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<b>Fountains of Youth</b><br>Sisters Puanani (in blue) and Leilani (in red) Alama may both be in their 80s but they continue to teach hula in their Kaimuki studio.<br>Photo by Elyse Butler
Vol. 16, no. 2
April/May 2013


Smoking Guns 

Story by Dave Choo
Photos by Dana Edmunds


Crash and Lisa DeJournett owe all their success—and their suffering—to kalbi.


“We wouldn’t be where we are today if it weren’t for kalbi,” says Crash, describing his awkward introduction to the world of competitive barbecuing. “When people on the Mainland bite into a good piece of kalbi, they go crazy. They can’t get enough.”


 Seven years ago Crash and a buddy entered a barbecue competition in Arizona, even though the only outdoor cooking the two did at the time was in their backyards. The competition, which was sanctioned by one of the national barbecuing organizations, required contestants to submit four dishes: half of a chicken, ribs, pulled pork and sliced brisket. But there was a fifth, “ancillary” category, a sort of catchall in which contestants offered an item of their choosing. Crash, who grew up on O‘ahu, went with the Korean-style short ribs marinated in a garlicky soy sauce and sugar mixture, an Island favorite. Good thing, too: “We tanked that day, finishing dead last in all four of the main categories,” says Crash, who at 6’3” and three hundred pounds earned his nickname when he fell on—and flattened—a coffee table during a party. “However, out of twenty-seven entrées, our kalbi finished in second place. We got to walk,” that is, to go onstage to collect the award, “and that was it. I was hooked.”


 Two years later Lisa started competetive barbecuing as well, and she and Crash named their team the VRM Pit Crew (VRM being the initals of their three children’s names). Nowadays the husband-and-wife grill masters are working at a level most backyard meat-slingers can only dream of. They compete about nine times a year, primarily in Arizona. And while they have yet to win a grand championship, the DeJournetts have been category winners many times, including once when their ribs beat out those by the top barbecue teams in the country. And their kalbi is a perennial winner.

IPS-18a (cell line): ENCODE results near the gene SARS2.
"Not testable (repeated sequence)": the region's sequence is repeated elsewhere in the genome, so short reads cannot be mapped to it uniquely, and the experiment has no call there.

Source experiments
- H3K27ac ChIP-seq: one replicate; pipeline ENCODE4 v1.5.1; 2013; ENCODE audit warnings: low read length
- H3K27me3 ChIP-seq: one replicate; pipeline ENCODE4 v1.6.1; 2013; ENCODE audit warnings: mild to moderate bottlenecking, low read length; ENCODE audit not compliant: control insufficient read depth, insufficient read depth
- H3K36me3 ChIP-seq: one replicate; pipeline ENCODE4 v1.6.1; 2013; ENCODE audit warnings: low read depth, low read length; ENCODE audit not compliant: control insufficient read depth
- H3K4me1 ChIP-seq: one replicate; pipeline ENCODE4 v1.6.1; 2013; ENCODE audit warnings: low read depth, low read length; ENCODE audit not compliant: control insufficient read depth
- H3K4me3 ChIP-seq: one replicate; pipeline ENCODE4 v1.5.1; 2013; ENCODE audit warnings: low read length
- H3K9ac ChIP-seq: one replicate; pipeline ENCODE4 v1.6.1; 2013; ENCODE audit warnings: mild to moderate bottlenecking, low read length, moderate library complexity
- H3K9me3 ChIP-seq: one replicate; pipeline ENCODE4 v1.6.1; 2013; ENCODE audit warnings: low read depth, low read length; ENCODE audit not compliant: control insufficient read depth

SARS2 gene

I’ve come to the DeJournetts’ Kailua home to get an, um, crash course in barbecuing. I’m hoping to learn the nuts and bolts, in part because last summer the web site AmazonLocal.com released a curious poll. In an effort to “settle America’s barbecue debate once and for all” (apparently, there is one), more than a thousand people were asked to name the best barbecue destinations in the country. Most of the results were unsurprising: The carnivore capital of America, Texas, took first with 43 percent. Next came Memphis (24 percent), North Carolina (15 percent) and Kansas City, Missouri (13 percent). But the surprise was number five: Hawai‘i, with 5 percent, beating out such barbecue Babylons like St. Louis, as well as up-and-comer California. 


Barbecue is widely considered one of the most American of foods, so how could faraway Hawai‘i, with its distinctly Asian-influenced cuisine, reach the grilling inner sanctum? Do Mainlanders know more about teriyaki beef, hulihuli chicken and kalua pig than we locals assume? Or maybe people interpreted the poll question as asking, “What’s the best location in which to barbecue?” But if that were the case, why wouldn’t other sunny, beachy, meat-loving places like Florida and South Carolina have beat us? I didn’t know the answer to these questions, so I sought out a couple of Hawai‘i’s grilling glitterati, hoping to find out.